In almost everything we do, we are often bound by rules. We are supposed to abide by these rules because of the following reasons. Rules make us be disciplined, most rules have valid reasons, and rules create awareness, and help in distinguishing between the right and the wrongs, while some rules like laws are meant to give justice. Although it is a personal perspective of right and wrong, at the end of the day, we ought to obey rules. If we do not abide by the rules, we face the consequences of not following them. Rules are set to benefit all parties involved in a given scenario. However, there are some reasons why we break the rules. For example, some rules are unnecessary and time wasting. Other rules create complications. Finally, some rules could be expensive and of no benefit to us or even limit us from doing what we perceive right (Pachter & Cowie, 2013).
The email rules also referred to as email etiquette are not the rules whose consequences you bear if you do not follow. They are simply guidelines and design procedures whose aim is to help in avoiding common mistakes including being innocently offensive or creating misunderstanding and unnecessary confusion (Pachter & Cowie, 2013). Email rules help us communicate effectively through email. Below are two common email rules that I break and find many people breaking.Most people attach files of all formats and sizes while sending emails. As much as it might seem to be alright to do so, it could cause the recipients much trouble with their email accounts. The consequences of sending large files include causing subsequent emails sent to a recipient's account to bounce, filling up recipients accounts and even causing them to shut down (Taylor, 2009). We avoid such damages by notifying them of the bulk attachment and give them guidance on the implications.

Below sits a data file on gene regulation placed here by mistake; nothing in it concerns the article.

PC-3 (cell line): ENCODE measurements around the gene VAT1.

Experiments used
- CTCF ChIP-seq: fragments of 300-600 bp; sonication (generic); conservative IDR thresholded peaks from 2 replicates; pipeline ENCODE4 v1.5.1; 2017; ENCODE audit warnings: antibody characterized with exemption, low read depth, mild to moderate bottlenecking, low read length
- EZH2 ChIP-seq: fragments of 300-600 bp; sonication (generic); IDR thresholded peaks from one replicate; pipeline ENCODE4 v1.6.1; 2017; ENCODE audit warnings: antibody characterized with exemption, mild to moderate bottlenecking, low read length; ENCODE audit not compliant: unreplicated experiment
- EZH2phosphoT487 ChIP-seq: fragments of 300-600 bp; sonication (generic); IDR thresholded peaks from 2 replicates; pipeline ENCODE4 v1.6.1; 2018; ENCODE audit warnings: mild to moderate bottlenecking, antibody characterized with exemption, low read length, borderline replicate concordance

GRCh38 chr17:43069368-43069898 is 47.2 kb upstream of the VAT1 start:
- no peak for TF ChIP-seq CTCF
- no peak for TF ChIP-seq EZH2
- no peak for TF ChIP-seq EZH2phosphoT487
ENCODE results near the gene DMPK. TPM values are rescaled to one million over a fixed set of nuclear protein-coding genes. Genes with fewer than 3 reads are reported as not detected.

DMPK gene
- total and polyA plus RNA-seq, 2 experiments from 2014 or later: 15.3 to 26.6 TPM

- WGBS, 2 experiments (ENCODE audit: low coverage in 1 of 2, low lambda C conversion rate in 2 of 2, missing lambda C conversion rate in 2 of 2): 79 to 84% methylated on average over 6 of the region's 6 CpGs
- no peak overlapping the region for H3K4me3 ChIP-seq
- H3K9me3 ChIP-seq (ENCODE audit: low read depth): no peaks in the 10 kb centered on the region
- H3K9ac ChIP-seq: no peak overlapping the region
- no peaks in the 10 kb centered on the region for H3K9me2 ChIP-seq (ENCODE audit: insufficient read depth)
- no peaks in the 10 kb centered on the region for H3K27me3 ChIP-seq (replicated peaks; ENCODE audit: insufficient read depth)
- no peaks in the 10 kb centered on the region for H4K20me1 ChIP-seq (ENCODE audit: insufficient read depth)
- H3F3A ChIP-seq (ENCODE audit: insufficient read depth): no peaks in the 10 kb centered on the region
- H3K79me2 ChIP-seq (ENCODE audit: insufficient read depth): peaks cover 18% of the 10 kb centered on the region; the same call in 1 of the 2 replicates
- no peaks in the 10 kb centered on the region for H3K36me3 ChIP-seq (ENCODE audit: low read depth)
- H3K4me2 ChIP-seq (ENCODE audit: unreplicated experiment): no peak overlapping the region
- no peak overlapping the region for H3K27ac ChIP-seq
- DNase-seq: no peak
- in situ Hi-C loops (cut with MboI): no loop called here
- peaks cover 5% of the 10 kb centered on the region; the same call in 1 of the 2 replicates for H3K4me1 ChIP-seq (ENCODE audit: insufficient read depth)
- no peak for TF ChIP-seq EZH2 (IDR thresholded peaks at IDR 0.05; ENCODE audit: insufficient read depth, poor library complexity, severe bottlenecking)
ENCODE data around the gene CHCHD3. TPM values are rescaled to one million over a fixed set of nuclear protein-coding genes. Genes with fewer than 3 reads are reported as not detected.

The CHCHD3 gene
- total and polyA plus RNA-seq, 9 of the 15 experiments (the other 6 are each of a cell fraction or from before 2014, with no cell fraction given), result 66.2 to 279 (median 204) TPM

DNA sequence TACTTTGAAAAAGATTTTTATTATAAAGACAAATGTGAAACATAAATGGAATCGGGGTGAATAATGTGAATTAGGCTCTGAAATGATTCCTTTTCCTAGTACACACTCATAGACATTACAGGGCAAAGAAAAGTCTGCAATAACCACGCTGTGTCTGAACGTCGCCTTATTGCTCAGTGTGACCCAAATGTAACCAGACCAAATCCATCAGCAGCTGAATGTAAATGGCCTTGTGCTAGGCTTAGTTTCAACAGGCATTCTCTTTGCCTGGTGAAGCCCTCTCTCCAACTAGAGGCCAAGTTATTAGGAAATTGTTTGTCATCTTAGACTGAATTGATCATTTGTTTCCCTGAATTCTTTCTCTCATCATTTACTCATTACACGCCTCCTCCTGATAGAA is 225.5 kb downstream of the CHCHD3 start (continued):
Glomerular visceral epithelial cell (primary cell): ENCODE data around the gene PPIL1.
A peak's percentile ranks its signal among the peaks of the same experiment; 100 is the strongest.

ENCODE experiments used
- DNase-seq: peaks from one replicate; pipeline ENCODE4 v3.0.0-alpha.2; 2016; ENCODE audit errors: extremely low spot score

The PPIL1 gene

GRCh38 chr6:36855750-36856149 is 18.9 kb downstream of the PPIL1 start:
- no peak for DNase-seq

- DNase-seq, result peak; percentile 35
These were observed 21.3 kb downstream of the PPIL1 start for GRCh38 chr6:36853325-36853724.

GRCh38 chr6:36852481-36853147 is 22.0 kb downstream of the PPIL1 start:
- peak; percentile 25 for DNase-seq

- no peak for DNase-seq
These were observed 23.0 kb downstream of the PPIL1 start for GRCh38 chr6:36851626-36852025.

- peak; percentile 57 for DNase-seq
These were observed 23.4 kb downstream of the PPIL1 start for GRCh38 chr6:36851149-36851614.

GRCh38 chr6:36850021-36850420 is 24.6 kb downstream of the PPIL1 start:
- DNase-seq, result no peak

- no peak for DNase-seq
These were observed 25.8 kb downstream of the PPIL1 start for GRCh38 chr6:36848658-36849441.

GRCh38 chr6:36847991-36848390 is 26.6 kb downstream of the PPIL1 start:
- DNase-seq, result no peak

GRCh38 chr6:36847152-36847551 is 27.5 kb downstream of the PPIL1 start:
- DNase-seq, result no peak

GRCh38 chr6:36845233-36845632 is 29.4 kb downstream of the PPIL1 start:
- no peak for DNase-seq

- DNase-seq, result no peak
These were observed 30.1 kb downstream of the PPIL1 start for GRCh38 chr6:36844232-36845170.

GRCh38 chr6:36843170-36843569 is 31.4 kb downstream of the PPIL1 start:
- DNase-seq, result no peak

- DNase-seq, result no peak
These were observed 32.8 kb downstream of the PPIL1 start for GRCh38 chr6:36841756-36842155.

Sending fancy rich HTML formatted emails has been a current trend. Some recipients use email programs that cannot render the rich HTML format used in formatting email messages. Some may try to open such formatted messages but crash and fail miserably. When this happens, the email becomes inaccessible to the recipient. Some recipients become furious and irritate with such formatted emails. There are other reasons why recipient despises rich email formatting including privacy and security issues. It is, therefore, important to know the recipient format flexibility before sending emails using rich and fancy HTML style. It is advisable to send plain text emails if you are not sure of the recipient ability to use email programs that can comfortably open rich HTML formats (Taylor, 2009).
Pachter, B. & Cowie, D. (2013). The essentials of business etiquette : how to greet, eat, and tweet your way to success. New York: McGraw-Hill.
Taylor, S. (2009). E-mail etiquette : a fresh look at dealing effectively with e-mail, developing great style, and writing clear, concise messages. Singapore: Marshall Cavendish Business.
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